23 November 2009

Update

Hi all,

Sorry I have been so terrible about putting up blog posts recently, but I have been extremely busy. I recently had some fairly major lung surgery on my left side to keep it from collapsing any more (three collapses this semester prompted this) and have been trying to catch up in school. Nevertheless, I have seen some good birds since my last post.

Over Halloween weekend, I went to the Louisiana Ornithological Society convention with Kevin Morgan in Cameron Parish. It was a great weekend, with Kevin and I finding/seeing some of the best birds of the weekend. At Peveto Woods, Kevin and I found an odd warbler that turned out to be a female Blackburnian (my first non-male of this species ever) and had a nice flyover by a Barn Owl. At the East Jetty, I spotted a group of three Long-billed Curlews down the beach and we had Semipalmated Sandpipers and Crested Caracaras hanging out around the viewing platform. Later on, we also co-found (along with James Maley and Jacob Saucier) the first ever Great Kiskadee for an LOS convention! Unfortunately, the 'best' bird of the weekend still has not been confirmed - an Alder Flycatcher that I heard and later photographed has still not been able to be confirmed through photos. Unfortunately, my being under the weather has postponed my posting of photos of this bird, but I will try to get on it soon.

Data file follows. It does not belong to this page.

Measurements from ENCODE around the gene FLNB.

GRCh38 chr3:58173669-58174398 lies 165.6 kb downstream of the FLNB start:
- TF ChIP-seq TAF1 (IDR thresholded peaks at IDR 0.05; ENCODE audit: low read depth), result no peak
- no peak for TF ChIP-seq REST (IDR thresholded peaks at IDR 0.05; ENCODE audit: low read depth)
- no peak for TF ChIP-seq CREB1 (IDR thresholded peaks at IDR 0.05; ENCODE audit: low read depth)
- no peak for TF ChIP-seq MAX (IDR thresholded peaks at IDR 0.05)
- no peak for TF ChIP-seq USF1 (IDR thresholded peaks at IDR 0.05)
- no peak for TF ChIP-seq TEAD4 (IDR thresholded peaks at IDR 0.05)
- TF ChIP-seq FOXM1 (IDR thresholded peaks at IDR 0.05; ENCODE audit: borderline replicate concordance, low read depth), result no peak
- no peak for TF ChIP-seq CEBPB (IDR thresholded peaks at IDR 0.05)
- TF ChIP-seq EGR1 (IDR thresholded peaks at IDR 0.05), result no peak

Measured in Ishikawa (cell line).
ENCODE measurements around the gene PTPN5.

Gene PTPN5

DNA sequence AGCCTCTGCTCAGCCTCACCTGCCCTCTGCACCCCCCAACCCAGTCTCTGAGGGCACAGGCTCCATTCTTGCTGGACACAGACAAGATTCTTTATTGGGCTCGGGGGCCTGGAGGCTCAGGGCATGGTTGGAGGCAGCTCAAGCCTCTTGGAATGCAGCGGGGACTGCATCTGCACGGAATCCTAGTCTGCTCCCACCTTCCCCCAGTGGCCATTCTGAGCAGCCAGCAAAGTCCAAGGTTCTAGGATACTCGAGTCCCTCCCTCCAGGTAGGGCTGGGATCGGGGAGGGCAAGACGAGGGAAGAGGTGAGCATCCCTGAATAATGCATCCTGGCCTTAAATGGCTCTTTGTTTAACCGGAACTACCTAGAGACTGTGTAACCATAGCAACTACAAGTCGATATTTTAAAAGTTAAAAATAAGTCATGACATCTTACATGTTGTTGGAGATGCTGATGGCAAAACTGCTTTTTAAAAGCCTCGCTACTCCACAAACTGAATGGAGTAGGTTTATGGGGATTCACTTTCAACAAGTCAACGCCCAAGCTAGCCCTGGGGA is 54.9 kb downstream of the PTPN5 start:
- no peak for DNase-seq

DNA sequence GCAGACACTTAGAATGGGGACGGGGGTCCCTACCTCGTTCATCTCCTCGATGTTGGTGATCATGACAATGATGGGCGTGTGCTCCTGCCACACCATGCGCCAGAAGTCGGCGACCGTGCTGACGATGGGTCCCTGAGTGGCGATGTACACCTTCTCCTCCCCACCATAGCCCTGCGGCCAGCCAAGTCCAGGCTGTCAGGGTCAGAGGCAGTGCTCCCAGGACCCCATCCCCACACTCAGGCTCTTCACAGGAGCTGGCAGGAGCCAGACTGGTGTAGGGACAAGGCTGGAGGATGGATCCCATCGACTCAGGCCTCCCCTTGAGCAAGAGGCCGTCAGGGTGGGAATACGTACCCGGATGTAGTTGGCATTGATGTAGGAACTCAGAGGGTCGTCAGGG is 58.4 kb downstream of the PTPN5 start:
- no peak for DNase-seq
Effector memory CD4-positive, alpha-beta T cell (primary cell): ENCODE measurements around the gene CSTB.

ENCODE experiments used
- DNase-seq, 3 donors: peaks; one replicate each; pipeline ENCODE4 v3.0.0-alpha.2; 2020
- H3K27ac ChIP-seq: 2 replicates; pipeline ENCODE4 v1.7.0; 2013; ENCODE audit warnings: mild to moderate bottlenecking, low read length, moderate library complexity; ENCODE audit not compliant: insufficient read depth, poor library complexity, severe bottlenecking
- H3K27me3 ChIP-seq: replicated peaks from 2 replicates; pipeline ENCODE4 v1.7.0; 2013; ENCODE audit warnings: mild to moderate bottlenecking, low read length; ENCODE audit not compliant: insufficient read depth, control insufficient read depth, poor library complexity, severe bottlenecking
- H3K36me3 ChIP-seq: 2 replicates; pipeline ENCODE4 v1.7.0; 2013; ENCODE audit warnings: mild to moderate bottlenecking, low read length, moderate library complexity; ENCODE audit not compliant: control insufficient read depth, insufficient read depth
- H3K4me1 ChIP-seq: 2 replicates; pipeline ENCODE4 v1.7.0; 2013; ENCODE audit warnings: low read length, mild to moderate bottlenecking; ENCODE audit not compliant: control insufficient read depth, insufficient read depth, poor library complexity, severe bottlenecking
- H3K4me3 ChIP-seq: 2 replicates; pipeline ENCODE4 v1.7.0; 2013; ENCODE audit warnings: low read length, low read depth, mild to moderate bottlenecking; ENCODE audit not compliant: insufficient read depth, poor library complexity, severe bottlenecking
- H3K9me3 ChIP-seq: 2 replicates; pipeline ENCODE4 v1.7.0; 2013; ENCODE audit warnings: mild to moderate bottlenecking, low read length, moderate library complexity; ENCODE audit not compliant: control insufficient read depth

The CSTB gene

The next day (Nov. 1), Kevin and I joined Jeff Harris and another gentleman whose name I forget at Lacassine. Out in a large raft of Lesser Scaup I spotted what I believe to have been a Greater, but the distance (and HUMIDITY!) prevented a positive ID. It was still nice to see all of the marsh birds though, and I got my state Virginia Rail and Sora in the long, unending swamp/prairie.

This past weekend I finally got out for the first time since my surgery. Though I got rained and flooded out, I still managed to get a new state bird - Dark-eyed Junco. A new campus bird was also had this week as I was talking to Andrea Robinsong on my cell phone and had a Great Horned Owl fly by.

Until next time, take care, and good birding!

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